Not all cases where there is sustained cellular proliferation produce tumours (some simply regenerate the liver to its healthy form). For instance Barash et al. (2010) demonstrate that increased background levels of inflammation and genomic instability are required for the progression from sustained cellular proliferation following PHx to tumourigenesis. Therefore, it is clear that malignant transformation must be accompanied by some sort of abnormal cellular signaling or impaired homeostasis. It is well understood that ‘context’ plays an important, albeit poorly understood, role in malignant transformation (Bissell and Hines 2011). More work is needed in this field to determine the additional modifying factors that predict whether a chemical that induces hepatocellular proliferation will cause cancer.

Known modulating factors

This table captures specific information on the MF, its properties, how it affects the KER and respective references.1.) What is the modulating factor? Name the factor for which solid evidence exists that it influences this KER. Examples: age, sex, genotype, diet 2.) Details of this modulating factor. Specify which features of this MF are relevant for this KER. Examples: a specific age range or a specific biological age (defined by...); a specific gene mutation or variant, a specific nutrient (deficit or surplus); a sex-specific homone; a certain threshold value (e.g. serum levels of a chemical above...) 3.) Description of how this modulating factor affects this KER. Describe the provable modification of the KER (also quantitatively, if known). Examples: increase or decrease of the magnitude of effect (by a factor of...); change of the time-course of the effect (onset delay by...); alteration of the probability of the effect; increase or decrease of the sensitivity of the downstream effect (by a factor of...) 4.) Provision of supporting scientific evidence for an effect of this MF on this KER. Give a list of references.  More help
Response-response Relationship
Provides sources of data that define the response-response relationships between the KEs.  More help
Information regarding the approximate time-scale of the changes in KEdownstream relative to changes in KEupstream (i.e., do effects on KEdownstream lag those on KEupstream by seconds, minutes, hours, or days?). More help
Known Feedforward/Feedback loops influencing this KER
Define whether there are known positive or negative feedback mechanisms involved and what is understood about their time-course and homeostatic limits. More help

Domain of Applicability

A free-text section of the KER description that the developers can use to explain their rationale for the taxonomic, life stage, or sex applicability structured terms. More help

Any species that has a liver.


List of the literature that was cited for this KER description. More help


Barash, H., Gross, E.R., Edrei, Y., Ella, E., Israel, A., Cohen, I., Corchia, N., Ben-Moshe, T., Pappo, O., Pikarsky, E., Goldenberg, D., Shiloh, Y., Galun, E., Abramovitch, R., 2010. Accelerated carcinogenesis following liver regeneration is associated with chronic inflammation-induced double-strand DNA breaks. Proc. Natl. Acad. Sci. U. S. A. 107, 2207-2212.

Bissell, M.J., Hines, W.C., 2011. Why don't we get more cancer? A proposed role of the microenvironment in restraining cancer progression. Nat. Med. 17, 320-329.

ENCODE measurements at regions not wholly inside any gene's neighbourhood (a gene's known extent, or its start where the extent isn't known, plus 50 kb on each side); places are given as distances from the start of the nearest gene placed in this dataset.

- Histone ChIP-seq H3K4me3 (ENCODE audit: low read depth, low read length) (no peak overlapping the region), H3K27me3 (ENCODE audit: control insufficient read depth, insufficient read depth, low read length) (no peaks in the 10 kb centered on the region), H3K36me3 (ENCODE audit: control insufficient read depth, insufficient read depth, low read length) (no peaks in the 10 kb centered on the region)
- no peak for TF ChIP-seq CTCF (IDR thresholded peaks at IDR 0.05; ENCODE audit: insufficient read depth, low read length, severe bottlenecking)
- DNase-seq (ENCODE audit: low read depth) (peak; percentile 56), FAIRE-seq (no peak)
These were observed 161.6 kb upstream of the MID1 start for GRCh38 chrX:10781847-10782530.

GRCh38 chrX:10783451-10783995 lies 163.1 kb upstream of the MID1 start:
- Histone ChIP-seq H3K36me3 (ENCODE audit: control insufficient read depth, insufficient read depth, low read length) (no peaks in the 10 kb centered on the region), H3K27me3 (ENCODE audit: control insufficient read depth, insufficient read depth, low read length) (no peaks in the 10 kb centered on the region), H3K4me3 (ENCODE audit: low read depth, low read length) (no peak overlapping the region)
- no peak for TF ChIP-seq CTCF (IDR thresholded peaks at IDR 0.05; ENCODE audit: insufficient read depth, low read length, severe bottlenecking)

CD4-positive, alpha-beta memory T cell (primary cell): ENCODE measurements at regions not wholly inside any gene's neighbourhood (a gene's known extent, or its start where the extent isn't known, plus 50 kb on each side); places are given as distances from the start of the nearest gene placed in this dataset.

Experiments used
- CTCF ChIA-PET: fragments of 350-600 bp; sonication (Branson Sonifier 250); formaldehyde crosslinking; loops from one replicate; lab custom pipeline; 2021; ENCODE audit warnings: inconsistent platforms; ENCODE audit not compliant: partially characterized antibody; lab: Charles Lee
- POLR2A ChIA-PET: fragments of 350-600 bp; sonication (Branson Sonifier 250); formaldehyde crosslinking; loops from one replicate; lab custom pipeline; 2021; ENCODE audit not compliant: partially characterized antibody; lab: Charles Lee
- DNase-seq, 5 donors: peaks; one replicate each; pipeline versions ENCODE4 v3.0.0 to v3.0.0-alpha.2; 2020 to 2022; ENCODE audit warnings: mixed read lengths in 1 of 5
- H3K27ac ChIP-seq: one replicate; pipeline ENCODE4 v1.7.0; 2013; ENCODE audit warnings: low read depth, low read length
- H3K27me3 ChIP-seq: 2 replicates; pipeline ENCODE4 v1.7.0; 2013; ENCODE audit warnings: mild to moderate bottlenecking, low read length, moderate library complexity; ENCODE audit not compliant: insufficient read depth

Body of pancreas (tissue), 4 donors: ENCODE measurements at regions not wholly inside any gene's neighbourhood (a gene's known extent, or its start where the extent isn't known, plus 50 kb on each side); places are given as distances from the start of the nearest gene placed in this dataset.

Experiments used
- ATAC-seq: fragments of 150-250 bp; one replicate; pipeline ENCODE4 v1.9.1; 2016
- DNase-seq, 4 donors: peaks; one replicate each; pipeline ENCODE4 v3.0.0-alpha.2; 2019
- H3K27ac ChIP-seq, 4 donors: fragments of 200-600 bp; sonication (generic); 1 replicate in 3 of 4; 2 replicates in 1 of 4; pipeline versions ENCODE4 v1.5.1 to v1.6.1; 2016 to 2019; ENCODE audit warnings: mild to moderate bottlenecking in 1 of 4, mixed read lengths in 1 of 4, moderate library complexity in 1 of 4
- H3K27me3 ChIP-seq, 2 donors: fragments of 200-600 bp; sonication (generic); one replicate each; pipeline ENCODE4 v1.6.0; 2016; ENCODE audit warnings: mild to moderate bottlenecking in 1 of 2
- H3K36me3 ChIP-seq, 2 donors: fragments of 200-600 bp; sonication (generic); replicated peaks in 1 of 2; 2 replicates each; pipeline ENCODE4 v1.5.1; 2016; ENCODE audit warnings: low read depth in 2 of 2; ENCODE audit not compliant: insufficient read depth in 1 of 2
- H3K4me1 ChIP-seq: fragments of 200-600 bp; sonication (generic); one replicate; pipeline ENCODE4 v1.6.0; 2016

Celton-Morizur, S., Desdouets, C., 2010. Polyploidization of liver cells. Adv. Exp. Med. Biol. 675, 123-135.

Golden, R.J., Holm, S.E., Robinson, D.E., Julkunen, P.H., Reese, E.A., 1997. Chloroform mode of action: implications for cancer risk assessment. Regul. Toxicol. Pharmacol. 26, 142-155.

Hanahan, D., Weinberg, R.A., 2000. The hallmarks of cancer. Cell 100, 57-70.

Hanahan, D., Weinberg, R.A., 2011. Hallmarks of cancer: the next generation. Cell 144, 646-674.

Moser, G.J., Foley, J., Burnett, M., Goldsworthy, T.L., Maronpot, R., 2009. Furan-induced dose–response relationships for liver cytotoxicity, cell proliferation, and tumorigenicity (furan-induced liver tumorigenicity). Experimental and Toxicologic Pathology 61, 101-111.

NTP, 2004. NTP Technichal Report on the Toxicology and Carinogenesis Studies of Urethane, ethanol, and urethane/ethanol in B6C3F1 Mice (drinking water studies). NTP-TR-510.

NTP, 1977. Bioassay of 1,1,1-trichloroethane for possible carcinogenicity. NTP-TR-3.

NTP, 1976. Report of the Carcinogenesis Bioassay of Chloroform (CAS No. 67-66-3). TR-001.

Shi, J.-., Line, P.-., 2014. Effect of liver regeneration on malignant hepatic tumors. World J. Gastroenterol. 20, 16167-16177.

Smith, M.T., Guyton, K.Z., Gibbons, C.F., Fritz, J.M., Portier, C.J., Rusyn, I., DeMarini, D.M., Caldwell, J.C., Kavlock, R.J., Lambert, P., Hecht, S.S., Bucher, J.R., Stewart, B.W., Baan, R., Cogliano, V.J., Straif, K., 2015. Key Characteristics of Carcinogens as a Basis for Organizing Data on Mechanisms of Carcinogenesis. Environ. Health Perspect.

Solt, D.B., Cayama, E., Tsuda, H., Enomoto, K., Lee, G., Farber, E., 1983. Promotion of liver cancer development by brief exposure to dietary 2-acetylaminofluorene plus partial hepatectomy or carbon tetrachloride. Cancer Res. 43, 188-191.

Stanger, B.Z., 2015. Cellular homeostasis and repair in the mammalian liver. Annu. Rev. Physiol. 77, 179-200.

Templin, M.V., Jamison, K.C., Sprankle, C.S., Wolf, D.C., Wong, B.A., Butterworth, B.E., 1996. Chloroform-induced cytotoxicity and regenerative cell proliferation in the kidneys and liver of BDF1 mice. Cancer letters 108, 225-231.